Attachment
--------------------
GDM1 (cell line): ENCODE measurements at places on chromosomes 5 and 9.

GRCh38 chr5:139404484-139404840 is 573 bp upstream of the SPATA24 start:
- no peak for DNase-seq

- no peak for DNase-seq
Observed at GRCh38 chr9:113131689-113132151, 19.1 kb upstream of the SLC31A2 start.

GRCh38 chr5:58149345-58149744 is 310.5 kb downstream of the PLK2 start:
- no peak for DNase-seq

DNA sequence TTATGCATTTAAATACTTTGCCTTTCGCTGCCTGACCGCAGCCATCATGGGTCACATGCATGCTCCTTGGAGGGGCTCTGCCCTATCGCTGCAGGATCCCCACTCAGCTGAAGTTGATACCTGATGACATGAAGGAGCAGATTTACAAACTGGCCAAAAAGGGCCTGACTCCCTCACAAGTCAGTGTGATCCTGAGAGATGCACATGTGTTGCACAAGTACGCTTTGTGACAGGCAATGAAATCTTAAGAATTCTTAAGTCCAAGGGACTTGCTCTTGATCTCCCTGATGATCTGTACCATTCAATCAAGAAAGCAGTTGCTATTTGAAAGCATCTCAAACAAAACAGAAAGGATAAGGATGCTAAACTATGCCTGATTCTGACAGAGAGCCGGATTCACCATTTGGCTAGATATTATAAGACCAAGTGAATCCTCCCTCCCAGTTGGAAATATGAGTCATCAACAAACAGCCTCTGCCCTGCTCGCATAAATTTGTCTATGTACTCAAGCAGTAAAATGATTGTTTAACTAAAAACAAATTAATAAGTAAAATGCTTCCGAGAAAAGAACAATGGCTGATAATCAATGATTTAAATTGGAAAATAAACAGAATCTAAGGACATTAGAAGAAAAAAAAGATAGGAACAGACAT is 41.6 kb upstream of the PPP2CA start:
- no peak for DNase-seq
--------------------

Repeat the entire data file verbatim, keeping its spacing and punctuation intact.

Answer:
GDM1 (cell line): ENCODE measurements at places on chromosomes 5 and 9.

GRCh38 chr5:139404484-139404840 is 573 bp upstream of the SPATA24 start:
- no peak for DNase-seq

- no peak for DNase-seq
Observed at GRCh38 chr9:113131689-113132151, 19.1 kb upstream of the SLC31A2 start.

GRCh38 chr5:58149345-58149744 is 310.5 kb downstream of the PLK2 start:
- no peak for DNase-seq

DNA sequence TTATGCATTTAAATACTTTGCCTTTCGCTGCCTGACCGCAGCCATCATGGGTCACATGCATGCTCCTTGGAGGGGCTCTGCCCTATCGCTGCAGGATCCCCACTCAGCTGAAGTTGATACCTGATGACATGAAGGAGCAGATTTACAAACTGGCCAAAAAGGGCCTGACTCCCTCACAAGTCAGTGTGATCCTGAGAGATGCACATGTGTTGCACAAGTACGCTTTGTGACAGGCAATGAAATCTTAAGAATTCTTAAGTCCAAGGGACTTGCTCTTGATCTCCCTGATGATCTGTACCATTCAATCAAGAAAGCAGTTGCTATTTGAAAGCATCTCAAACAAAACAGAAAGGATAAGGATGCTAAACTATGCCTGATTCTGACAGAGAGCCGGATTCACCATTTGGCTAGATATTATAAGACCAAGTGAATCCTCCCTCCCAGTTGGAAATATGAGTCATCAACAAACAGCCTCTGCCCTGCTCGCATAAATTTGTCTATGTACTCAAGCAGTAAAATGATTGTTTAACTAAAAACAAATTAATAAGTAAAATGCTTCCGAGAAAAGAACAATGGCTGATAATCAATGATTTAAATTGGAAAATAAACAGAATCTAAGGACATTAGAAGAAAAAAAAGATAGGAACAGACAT is 41.6 kb upstream of the PPP2CA start:
- no peak for DNase-seq